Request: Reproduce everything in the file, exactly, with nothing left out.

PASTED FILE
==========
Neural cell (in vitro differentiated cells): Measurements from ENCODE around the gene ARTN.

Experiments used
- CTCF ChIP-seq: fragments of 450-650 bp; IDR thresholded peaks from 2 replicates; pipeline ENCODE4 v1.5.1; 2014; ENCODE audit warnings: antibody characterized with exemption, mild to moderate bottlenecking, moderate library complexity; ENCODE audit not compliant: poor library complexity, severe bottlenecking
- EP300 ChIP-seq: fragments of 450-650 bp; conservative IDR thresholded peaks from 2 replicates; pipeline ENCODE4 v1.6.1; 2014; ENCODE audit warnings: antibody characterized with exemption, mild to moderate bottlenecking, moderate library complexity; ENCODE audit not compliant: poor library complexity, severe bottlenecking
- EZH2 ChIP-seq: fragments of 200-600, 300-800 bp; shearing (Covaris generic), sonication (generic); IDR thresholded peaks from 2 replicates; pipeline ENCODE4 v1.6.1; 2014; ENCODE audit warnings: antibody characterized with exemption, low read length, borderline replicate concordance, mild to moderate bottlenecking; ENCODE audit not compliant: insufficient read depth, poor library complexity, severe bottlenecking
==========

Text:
Neural cell (in vitro differentiated cells): Measurements from ENCODE around the gene ARTN.

Experiments used
- CTCF ChIP-seq: fragments of 450-650 bp; IDR thresholded peaks from 2 replicates; pipeline ENCODE4 v1.5.1; 2014; ENCODE audit warnings: antibody characterized with exemption, mild to moderate bottlenecking, moderate library complexity; ENCODE audit not compliant: poor library complexity, severe bottlenecking
- EP300 ChIP-seq: fragments of 450-650 bp; conservative IDR thresholded peaks from 2 replicates; pipeline ENCODE4 v1.6.1; 2014; ENCODE audit warnings: antibody characterized with exemption, mild to moderate bottlenecking, moderate library complexity; ENCODE audit not compliant: poor library complexity, severe bottlenecking
- EZH2 ChIP-seq: fragments of 200-600, 300-800 bp; shearing (Covaris generic), sonication (generic); IDR thresholded peaks from 2 replicates; pipeline ENCODE4 v1.6.1; 2014; ENCODE audit warnings: antibody characterized with exemption, low read length, borderline replicate concordance, mild to moderate bottlenecking; ENCODE audit not compliant: insufficient read depth, poor library complexity, severe bottlenecking